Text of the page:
If you publish, are well known, write books, then yes I believe you would earn a pretty penny becuase the amount you would be worth to the university would be even greater.

    And Darby "Those who can do - those who can't teach"?

    Now thats one statement I don't believe for a second. Of course there will be bad teachers here and there, but there's bad network engineers here and there too.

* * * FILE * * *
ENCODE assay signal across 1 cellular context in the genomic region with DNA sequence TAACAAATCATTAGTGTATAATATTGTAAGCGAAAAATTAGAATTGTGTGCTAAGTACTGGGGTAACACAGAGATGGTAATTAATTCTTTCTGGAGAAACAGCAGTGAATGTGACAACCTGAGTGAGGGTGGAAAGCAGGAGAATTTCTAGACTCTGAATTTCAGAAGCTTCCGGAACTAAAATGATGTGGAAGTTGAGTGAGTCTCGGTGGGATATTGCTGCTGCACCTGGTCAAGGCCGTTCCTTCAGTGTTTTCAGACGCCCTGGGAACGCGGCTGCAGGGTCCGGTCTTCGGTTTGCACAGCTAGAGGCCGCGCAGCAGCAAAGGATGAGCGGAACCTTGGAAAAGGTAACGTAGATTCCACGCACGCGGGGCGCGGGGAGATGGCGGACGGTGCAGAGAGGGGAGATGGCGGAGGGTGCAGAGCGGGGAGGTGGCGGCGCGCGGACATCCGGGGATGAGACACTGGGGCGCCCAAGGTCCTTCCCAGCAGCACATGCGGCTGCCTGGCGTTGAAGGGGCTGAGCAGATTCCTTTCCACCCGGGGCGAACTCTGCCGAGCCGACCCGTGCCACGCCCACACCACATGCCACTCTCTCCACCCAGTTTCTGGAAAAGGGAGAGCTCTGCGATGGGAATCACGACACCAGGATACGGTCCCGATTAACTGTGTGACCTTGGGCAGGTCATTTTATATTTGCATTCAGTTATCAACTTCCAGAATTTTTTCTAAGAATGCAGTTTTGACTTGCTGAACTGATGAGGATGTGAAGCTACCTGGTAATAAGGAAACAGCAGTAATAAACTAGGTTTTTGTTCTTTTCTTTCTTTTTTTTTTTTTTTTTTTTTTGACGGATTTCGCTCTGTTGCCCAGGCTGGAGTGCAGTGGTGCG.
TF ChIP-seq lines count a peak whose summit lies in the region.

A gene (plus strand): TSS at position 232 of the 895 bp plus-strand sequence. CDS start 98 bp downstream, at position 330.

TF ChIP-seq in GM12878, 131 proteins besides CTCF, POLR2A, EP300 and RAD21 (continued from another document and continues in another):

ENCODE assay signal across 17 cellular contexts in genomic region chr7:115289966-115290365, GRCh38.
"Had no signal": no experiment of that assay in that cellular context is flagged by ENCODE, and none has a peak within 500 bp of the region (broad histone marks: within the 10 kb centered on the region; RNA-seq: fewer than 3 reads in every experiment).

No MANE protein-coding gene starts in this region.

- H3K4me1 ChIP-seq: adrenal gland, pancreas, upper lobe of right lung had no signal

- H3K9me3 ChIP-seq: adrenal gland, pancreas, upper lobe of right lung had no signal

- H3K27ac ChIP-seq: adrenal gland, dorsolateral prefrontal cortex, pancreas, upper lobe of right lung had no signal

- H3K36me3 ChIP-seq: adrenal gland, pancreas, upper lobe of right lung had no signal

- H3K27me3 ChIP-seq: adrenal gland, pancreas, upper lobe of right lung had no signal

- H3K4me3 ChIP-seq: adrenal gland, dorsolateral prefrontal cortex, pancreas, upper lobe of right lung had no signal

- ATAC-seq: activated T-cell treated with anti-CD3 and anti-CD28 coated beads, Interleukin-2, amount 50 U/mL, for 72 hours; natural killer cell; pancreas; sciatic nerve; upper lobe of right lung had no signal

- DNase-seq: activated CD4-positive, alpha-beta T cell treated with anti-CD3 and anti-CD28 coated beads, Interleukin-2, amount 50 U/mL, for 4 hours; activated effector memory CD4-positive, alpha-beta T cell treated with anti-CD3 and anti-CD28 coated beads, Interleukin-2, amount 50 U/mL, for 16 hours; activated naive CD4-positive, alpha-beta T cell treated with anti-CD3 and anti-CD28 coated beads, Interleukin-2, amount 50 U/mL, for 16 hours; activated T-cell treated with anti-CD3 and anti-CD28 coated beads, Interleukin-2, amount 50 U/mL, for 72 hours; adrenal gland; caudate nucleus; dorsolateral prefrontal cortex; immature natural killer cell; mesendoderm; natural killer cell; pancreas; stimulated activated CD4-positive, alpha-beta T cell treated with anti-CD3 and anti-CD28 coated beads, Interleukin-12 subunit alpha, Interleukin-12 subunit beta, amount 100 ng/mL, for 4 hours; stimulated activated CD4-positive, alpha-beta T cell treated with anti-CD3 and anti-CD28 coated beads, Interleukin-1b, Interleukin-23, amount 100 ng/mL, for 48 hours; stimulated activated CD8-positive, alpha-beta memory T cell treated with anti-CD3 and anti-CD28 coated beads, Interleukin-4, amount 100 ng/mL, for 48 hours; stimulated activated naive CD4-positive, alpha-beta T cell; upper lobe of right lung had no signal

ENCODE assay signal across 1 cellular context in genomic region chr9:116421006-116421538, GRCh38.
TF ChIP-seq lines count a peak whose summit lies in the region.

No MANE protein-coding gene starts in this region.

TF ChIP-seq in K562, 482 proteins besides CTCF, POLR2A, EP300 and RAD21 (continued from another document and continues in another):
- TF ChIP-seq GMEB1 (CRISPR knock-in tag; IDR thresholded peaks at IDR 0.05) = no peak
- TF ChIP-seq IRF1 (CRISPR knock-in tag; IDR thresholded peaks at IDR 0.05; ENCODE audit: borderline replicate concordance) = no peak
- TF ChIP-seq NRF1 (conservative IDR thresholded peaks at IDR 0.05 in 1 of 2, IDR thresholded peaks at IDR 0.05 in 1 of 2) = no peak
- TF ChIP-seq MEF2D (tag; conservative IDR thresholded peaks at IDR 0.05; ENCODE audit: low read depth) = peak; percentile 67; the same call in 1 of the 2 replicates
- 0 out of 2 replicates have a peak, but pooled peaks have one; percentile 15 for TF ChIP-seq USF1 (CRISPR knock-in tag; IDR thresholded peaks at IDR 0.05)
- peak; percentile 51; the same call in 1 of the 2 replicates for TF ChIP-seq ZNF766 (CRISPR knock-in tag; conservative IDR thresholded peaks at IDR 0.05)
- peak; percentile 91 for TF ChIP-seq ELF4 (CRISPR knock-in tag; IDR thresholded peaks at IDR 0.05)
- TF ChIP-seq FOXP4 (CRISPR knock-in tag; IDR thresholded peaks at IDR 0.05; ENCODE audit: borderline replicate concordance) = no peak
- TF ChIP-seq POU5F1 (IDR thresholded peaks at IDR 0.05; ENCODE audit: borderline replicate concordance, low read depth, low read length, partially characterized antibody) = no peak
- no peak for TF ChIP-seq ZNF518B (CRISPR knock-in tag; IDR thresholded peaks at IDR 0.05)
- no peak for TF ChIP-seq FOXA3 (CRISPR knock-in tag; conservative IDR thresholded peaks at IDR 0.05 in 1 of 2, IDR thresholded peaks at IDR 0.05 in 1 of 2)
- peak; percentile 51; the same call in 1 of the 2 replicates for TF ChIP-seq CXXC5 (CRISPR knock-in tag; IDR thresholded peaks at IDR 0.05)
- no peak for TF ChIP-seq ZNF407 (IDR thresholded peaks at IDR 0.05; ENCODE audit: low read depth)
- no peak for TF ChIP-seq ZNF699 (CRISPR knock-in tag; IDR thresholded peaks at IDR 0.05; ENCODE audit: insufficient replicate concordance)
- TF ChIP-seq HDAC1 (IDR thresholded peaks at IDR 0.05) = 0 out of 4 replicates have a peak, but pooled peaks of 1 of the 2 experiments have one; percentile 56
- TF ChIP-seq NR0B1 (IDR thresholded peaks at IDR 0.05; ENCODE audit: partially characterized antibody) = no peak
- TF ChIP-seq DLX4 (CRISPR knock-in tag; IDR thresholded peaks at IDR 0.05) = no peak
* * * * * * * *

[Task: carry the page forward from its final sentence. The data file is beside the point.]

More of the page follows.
Without CS we wouldn't have OSPF, IGRP, EIGRP. We design and support network systems. We hardly ever actually design or create something new. I know I'm probably leaving a lot of networking technologies out that were designed by CS alumn, but I'm taking a guess in saying that probably anything that uses an algorithm in it's process was probably design from someone with a CS background.
Sign In or Register to comment.